Prevention of mother-to-child transmission (PMTCT) of HIV has made significant progress in the past 2 decades, with transmission rates approaching <5% when pregnant women are initiated on combination antiretroviral therapy (cART) early in pregnancy and throughout breastfeeding.1,21,2 The WHO 2010 PMTCT guidelines recommended 2 options for pregnant women: Option A (cART if CD4 counts <350 cells/μL or WHO stage 3/4 and daily AZT monotherapy if CD4 >350 cells/μL plus daily nevirapine for breastfeeding infants) and Option B (cART for all HIV-positive women >14 weeks of gestation through breastfeeding plus daily nevirapine for infants through 6 weeks).3 Option A limitations include delays in obtaining initial CD4 assessment for cART initiation and frequent nevirapine redosing according to infant weight. Both options require mothers without advanced HIV disease to terminate cART at the end of breastfeeding, raising risk for antiretroviral therapy (ART) resistance, and loss to follow-up (LTFU).4,54,5 This concern led to “Option B+” in which lifelong cART is provided for all HIV-positive pregnant women and daily infant nevirapine for 6 weeks.6 Option B+ has been adopted by several sub-Saharan countries.7,87,8 Despite the intention to streamline programmatic barriers for cART initiation with Option B+, Malawi's Option B+ program is witnessing higher rates of LTFU in the first 6 months,9 emphasizing the need for innovative delivery models that promote early cART uptake and retention.
Since 2004, Boston University PMTCT Integration Project (BUPIP) has provided technical assistance to the Zambian Ministry of Health's (MOH) PMTCT programming for over 200 clinics in Southern Province. Given the program challenges of Option A and the witnessed LTFU in Option B+ programs, we developed a pilot program that addresses both concerns. To improve PMTCT ART uptake and streamline cART initiation, we integrated antenatal and HIV care at 6 government antenatal clinics (ANCs) in Southern Province, Zambia under Option A guidelines. To address adherence and retention, each mother–infant pair was linked with a community-based lay counselor to promote adherence to PMTCT components [medication and revisit adherence, early infant diagnostic testing (EID)]. Zambia adopted Option B+ as policy in January 2013, although Option B+ was not operationalized until August 2014.8 Although this pilot was implemented under Option A, the approach discussed here provides a possible prototype for Option B+ service delivery.
Study Site and Standard of Care
From December 1, 2011, to November 30, 2013, we implemented our intervention at 6 ANCs in Southern Province, Zambia. Pilot ANCs were located in Mazabuka District (n = 3) and Livingstone District (n = 3). At the time of pilot initiation (2011), Mazabuka's ANC HIV prevalence was 11.2% (program data, 2011) with 3002 expected live births and therefore, 336 HIV-exposed deliveries per year.10–1210–1210–12 Livingstone District had a 20.8% HIV ANC prevalence (program data, 2011) with 4324 expected live births and an estimated 899 HIV-exposed deliveries per year.12 Six pilot clinics were selected by convenience sample in partnership with MOH; both districts had the 2 highest HIV prevalences in Southern Province, and these 6 clinics had the highest ANC attendance within those districts.
PMTCT services before and during the intervention are described in Table S1A (see Supplemental Digital Content, http://links.lww.com/QAI/A716). Referral ART clinics were located at the same physical address for 3 of the pilot ANCs and at a separate physical addresses for the remaining 3 (range, 1–7 km); 1 facility had a CD4 FACSCount (BD Biosciences, San Jose, CA). All clinics provide routine ANC services per MOH guidelines, including folate tablets, iron tablets, tetanus toxoid injection, and sulfadoxine/pyrimethamine for intrapartum malaria treatment.13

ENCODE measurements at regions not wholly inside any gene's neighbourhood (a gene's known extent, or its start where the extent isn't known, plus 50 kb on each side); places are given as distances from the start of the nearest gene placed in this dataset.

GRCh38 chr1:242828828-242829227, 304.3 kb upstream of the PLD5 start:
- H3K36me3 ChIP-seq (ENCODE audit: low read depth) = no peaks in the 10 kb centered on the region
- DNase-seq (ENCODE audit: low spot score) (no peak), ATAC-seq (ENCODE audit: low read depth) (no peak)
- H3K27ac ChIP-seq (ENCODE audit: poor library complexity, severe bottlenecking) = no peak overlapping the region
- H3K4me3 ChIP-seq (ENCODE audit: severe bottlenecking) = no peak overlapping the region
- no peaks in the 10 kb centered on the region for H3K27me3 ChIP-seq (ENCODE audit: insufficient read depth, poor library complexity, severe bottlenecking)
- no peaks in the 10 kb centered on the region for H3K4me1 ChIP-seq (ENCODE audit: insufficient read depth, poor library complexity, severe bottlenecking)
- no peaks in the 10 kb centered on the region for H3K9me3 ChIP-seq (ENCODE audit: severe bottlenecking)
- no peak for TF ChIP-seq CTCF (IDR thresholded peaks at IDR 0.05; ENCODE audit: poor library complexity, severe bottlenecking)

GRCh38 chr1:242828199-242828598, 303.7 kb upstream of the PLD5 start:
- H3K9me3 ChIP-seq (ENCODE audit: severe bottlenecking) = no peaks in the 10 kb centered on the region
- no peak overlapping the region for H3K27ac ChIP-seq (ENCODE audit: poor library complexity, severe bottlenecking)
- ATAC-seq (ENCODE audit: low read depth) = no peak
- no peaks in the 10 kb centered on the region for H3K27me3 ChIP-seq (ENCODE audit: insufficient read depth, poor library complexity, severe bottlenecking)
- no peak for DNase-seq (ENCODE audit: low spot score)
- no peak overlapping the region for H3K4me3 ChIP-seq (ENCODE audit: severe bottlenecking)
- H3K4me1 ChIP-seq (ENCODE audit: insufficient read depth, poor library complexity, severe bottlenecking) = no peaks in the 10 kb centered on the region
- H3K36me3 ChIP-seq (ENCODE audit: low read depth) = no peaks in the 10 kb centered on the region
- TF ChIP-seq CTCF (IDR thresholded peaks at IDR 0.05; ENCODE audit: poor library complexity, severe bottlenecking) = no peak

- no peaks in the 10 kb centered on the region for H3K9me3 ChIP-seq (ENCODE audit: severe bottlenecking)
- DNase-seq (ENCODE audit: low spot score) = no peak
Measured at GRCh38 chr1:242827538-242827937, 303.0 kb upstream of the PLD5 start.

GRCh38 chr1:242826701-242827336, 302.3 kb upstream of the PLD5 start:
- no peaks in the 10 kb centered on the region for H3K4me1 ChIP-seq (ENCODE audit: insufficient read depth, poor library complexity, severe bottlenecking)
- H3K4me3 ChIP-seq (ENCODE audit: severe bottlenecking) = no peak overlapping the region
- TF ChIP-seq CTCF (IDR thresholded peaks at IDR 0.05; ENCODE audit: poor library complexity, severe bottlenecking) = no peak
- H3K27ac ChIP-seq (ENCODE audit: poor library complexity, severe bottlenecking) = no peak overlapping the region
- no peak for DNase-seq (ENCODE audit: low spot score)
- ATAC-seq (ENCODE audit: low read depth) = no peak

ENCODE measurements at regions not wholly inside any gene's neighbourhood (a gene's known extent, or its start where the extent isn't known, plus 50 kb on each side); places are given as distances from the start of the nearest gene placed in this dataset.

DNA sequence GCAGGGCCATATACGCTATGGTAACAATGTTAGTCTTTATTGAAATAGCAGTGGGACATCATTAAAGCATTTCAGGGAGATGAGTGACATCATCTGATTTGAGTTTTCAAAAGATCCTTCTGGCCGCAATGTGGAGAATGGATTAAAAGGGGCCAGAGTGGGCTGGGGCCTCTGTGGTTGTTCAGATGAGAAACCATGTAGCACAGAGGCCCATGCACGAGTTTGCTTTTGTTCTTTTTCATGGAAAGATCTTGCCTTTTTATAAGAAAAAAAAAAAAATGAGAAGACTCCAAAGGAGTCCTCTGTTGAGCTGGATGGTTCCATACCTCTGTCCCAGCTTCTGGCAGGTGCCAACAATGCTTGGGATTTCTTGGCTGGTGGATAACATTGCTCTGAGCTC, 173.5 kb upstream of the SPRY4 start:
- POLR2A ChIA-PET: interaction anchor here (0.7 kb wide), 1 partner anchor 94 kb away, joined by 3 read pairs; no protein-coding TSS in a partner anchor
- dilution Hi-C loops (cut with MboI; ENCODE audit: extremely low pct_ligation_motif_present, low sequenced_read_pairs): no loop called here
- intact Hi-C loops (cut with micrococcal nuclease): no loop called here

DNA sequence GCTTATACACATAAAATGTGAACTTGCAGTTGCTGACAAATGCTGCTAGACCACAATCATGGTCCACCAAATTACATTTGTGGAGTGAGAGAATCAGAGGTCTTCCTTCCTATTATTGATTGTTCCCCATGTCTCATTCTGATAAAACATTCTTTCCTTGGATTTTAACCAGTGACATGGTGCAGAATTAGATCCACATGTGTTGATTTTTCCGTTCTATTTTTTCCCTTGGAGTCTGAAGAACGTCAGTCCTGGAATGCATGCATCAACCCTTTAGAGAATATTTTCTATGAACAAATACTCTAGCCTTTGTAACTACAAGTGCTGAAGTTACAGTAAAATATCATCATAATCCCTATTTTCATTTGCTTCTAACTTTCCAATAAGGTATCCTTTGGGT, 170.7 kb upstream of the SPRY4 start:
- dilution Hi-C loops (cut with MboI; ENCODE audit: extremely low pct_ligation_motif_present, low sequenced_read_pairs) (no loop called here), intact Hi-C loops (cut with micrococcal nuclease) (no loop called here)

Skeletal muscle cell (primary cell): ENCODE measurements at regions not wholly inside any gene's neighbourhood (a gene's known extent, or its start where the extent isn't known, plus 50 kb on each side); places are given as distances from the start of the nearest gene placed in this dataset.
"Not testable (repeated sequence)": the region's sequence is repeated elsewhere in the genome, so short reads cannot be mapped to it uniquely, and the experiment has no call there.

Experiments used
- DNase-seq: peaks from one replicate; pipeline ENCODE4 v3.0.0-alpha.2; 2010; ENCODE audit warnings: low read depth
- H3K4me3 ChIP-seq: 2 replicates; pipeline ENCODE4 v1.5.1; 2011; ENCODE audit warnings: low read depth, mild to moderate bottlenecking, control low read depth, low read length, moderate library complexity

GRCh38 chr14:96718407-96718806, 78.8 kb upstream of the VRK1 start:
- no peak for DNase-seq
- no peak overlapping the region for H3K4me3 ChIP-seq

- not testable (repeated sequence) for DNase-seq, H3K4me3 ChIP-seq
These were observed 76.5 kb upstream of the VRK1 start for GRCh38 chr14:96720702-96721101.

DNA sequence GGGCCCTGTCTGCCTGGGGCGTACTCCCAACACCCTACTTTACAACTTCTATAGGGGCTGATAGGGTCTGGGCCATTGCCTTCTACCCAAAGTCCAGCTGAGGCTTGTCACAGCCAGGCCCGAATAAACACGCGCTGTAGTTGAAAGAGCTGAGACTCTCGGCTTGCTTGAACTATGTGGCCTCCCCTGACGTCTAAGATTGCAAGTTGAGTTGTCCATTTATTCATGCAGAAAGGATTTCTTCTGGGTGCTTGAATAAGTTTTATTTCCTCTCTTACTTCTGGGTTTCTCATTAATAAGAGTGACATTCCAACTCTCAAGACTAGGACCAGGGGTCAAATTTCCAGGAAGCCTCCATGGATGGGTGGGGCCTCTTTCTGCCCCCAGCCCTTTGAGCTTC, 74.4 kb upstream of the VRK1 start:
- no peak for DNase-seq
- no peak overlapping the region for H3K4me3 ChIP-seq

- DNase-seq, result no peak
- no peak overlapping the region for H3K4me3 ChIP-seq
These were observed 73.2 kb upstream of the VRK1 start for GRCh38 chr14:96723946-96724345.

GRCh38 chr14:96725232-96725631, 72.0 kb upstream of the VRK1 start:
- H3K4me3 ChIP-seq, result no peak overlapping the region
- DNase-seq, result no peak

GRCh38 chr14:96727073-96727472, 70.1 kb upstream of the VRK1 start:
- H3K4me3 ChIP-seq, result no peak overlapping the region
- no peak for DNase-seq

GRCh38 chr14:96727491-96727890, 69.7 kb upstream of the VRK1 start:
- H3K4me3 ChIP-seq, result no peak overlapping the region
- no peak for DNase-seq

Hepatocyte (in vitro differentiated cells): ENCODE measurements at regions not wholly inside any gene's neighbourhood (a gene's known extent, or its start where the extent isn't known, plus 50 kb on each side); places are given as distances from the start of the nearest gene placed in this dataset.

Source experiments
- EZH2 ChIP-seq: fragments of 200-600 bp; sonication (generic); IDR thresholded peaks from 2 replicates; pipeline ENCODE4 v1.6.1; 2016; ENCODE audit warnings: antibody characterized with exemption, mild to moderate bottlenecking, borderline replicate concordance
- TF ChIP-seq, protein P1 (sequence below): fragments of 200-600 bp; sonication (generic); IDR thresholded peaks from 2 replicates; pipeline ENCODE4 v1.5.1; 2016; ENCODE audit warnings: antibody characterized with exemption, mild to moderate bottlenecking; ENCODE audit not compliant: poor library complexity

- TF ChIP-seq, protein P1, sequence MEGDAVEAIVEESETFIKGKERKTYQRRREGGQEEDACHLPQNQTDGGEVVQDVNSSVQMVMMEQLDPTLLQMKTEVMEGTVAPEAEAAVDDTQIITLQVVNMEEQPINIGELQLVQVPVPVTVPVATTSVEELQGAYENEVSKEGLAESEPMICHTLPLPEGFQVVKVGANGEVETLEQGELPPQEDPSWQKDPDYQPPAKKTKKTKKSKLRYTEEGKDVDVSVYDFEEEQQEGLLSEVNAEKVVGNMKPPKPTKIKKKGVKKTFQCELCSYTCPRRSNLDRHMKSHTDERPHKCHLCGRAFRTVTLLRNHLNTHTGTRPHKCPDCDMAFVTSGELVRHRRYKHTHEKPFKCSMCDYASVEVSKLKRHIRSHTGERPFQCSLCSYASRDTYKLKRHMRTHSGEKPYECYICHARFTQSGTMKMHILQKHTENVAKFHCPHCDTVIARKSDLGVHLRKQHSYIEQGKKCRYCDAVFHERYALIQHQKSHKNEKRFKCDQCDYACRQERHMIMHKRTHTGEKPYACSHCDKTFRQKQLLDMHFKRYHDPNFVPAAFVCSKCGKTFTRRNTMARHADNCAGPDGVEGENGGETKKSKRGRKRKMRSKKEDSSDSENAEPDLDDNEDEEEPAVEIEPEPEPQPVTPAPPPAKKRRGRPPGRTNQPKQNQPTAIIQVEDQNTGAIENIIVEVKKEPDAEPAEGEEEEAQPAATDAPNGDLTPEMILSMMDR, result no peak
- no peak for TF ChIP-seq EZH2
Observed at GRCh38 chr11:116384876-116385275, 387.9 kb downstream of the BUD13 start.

Our intervention had 3 components: (1) training of 132 ANC providers, (2) establishment of laboratory courier system to expedite CD4 results, and (3) follow-up of mother–infant pairs by 82 community-based lay counselors.
ANC nurses and midwives (n = 132) were trained in accordance with 2010 Zambian National PMTCT/EID and Advanced ART Management Training Packages, including adult and pediatric ART initiation and management, and opportunistic infection diagnosis and management.13 Lay counselors (n = 82) were trained in National PMTCT guidelines, adherence counseling, and EID testing including dried blood spot (DBS) collection techniques. Refresher trainings for ANC providers and lay counselors occurred biannually.
cART Assessment, Initiation, and Maintenance
Pregnant women presenting to ANC were tested for HIV; if positive, blood samples were collected and couriered to the closest hub laboratory for CD4 analysis by FACSCount. All women were provided 5 days of AZT monotherapy and instructed to return to review CD4 results and cART eligibility. If found to have CD4 <350 cells per microliter and/or stage 3/4, cART would be initiated per Option A policy; otherwise she would continue on AZT monotherapy until labor during which single-dose nevirapine followed by 7 days of lamivudine–azidothymidine was prescribed. All women were instructed to return for monthly ANC visits for ongoing HIV and antenatal care, including assessment for ARV toxicity and adjustments to ART in accordance with national practice guidelines.
All HIV-exposed infants were prescribed daily nevirapine for 6 weeks, and infants whose mothers were non–cART-eligible continued daily nevirapine until cessation of breastfeeding with weight-adjusted dosing occurring at 6 weeks and 6, 9, 12, and 18 months.13 HIV-exposed infants were scheduled for HIV DNA PCR at 6 weeks of age, with follow-up DNA testing of infants testing negative at 6 months, and HIV antibody testing at 12 and 18 months.